After six years in Leipzig, the young Russian finally got the chance to form his own research group in Shanghai in 2006. “China is developing very rapidly, and that was something that attracted me,” says the scientist. He was, however, not prepared for Shanghai, the largest city in China, which has gone into fast-forward mode. Shiny new high-rise buildings are springing up everywhere, intertwining asphalt roads and colorfully lit bridges are being built. And after almost four years, Khaitovich is still sometimes taken aback by the breakneck speed of the city with a population of 19 million people. For example, when five new subway lines are opened within the short span of just a few months. Or when a new airport terminal that did not exist a few months earlier suddenly appears.
“There aren’t many cities that are as big and have changed at such an unbelievable rate,” says Khaitovich. But the young researcher enjoys life in the modern metropolis. He wanders with friends through the lively areas of the city, visits new cafes and art galleries. And from Shanghai he can also explore the rest of the country with its deserts and mountains, and visit historic sites, like old Buddhist monasteries. On his travels off the beaten track, Philipp Khaitovich has also stayed in simple farmhouses.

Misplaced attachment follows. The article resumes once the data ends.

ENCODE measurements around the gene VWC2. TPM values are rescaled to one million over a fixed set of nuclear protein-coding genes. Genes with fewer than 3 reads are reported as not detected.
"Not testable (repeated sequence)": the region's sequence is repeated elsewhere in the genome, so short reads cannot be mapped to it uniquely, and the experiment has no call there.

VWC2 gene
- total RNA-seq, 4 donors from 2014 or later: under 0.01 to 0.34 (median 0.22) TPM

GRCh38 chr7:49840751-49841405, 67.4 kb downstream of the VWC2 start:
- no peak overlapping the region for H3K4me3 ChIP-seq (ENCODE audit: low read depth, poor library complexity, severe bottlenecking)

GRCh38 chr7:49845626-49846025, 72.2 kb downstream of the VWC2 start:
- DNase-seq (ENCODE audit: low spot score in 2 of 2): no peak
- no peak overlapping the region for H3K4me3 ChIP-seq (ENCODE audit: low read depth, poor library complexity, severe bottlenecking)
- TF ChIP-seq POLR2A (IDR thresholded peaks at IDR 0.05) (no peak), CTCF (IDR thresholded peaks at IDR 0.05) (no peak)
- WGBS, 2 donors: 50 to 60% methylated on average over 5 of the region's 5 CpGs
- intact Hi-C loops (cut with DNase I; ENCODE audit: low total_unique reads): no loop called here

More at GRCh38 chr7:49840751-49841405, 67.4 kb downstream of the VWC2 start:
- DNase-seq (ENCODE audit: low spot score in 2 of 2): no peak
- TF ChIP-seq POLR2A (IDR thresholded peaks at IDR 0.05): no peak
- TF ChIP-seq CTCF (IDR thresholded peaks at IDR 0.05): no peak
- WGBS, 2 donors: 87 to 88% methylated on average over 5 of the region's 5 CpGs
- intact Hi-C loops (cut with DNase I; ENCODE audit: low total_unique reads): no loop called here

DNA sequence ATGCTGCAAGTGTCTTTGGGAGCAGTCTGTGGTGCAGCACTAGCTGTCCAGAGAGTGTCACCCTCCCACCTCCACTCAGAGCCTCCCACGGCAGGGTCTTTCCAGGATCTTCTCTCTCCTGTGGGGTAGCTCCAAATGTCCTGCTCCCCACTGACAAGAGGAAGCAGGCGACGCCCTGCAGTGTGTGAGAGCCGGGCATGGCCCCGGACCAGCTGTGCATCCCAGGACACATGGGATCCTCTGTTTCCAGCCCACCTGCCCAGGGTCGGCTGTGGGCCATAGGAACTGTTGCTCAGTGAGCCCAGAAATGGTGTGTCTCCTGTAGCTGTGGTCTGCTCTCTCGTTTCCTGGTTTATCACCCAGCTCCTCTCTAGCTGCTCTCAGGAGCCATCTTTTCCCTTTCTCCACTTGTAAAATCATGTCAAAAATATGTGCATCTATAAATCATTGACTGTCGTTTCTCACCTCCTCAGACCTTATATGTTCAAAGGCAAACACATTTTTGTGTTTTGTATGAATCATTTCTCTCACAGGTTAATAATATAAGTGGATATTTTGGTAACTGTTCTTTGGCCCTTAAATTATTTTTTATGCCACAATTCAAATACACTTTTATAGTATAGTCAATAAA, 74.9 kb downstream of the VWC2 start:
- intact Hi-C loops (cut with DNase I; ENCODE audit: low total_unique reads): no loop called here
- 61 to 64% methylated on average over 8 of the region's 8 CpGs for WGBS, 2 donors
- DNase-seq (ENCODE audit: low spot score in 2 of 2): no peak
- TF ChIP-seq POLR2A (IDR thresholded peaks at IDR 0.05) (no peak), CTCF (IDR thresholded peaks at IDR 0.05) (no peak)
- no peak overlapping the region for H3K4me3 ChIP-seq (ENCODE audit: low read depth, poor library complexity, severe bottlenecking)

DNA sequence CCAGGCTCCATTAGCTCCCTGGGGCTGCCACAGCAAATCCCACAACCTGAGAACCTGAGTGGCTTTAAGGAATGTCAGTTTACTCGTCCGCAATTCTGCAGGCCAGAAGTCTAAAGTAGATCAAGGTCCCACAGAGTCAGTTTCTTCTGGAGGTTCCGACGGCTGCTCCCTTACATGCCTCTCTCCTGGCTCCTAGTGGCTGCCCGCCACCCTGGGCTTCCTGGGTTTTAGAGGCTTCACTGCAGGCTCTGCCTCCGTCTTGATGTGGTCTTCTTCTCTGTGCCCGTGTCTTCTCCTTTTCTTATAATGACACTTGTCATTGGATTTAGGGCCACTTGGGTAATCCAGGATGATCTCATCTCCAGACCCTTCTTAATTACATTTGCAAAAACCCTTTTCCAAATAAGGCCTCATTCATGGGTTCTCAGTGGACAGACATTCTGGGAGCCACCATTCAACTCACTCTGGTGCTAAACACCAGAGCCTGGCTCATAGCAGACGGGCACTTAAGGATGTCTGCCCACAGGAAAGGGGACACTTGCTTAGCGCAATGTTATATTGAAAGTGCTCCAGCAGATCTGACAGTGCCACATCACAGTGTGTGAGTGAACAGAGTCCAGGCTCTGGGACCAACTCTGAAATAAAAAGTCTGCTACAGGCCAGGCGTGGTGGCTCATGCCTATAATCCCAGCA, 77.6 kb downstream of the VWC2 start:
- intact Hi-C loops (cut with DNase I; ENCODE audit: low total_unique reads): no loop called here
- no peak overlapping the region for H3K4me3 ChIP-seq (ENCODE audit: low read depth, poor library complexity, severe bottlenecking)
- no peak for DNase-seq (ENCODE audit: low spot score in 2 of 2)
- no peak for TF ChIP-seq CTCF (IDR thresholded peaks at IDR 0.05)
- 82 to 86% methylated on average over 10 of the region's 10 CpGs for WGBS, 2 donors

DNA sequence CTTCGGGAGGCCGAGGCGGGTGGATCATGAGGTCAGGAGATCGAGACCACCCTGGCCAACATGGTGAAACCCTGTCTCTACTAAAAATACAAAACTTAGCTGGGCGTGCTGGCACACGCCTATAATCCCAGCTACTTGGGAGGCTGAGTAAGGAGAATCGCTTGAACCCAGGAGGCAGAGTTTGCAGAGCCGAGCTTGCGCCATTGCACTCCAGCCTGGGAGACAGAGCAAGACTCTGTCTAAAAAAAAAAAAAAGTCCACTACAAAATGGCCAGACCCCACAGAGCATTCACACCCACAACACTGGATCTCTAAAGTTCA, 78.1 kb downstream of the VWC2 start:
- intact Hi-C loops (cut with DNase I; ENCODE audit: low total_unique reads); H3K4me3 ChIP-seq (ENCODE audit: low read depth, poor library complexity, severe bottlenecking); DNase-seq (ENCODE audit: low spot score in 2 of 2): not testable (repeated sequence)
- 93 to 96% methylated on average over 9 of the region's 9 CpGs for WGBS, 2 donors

The researcher has been learning Chinese for two years, but his language skills are still “quite poor” in his opinion. He talks to his Chinese friends who he has gotten to know in Shanghai in a mishmash of Mandarin and English. Together they indulge in the truly greatest Chinese passion – food. They visit restaurants where very few foreigners stray, sample delicacies from all over the country, including, for example, “stinking tofu” – a fermented soya dish that gives off a pungent smell. Khaitovich goes into raptures about a “whole universe of dishes” tucked away in the streets and alleyways of the big city.
However, Shanghai is virtually the ideal site not only for culinary exploration, but also for his research project. The dramatically changing metropolis is a little like modern biology, Philipp Khaitovich finds. Because in his discipline, too, developments have experienced a meteoric rise during the past few years and technological progress has constantly opened up whole new avenues. Therefore, it is only logical that Khaitovich has set up his research group here.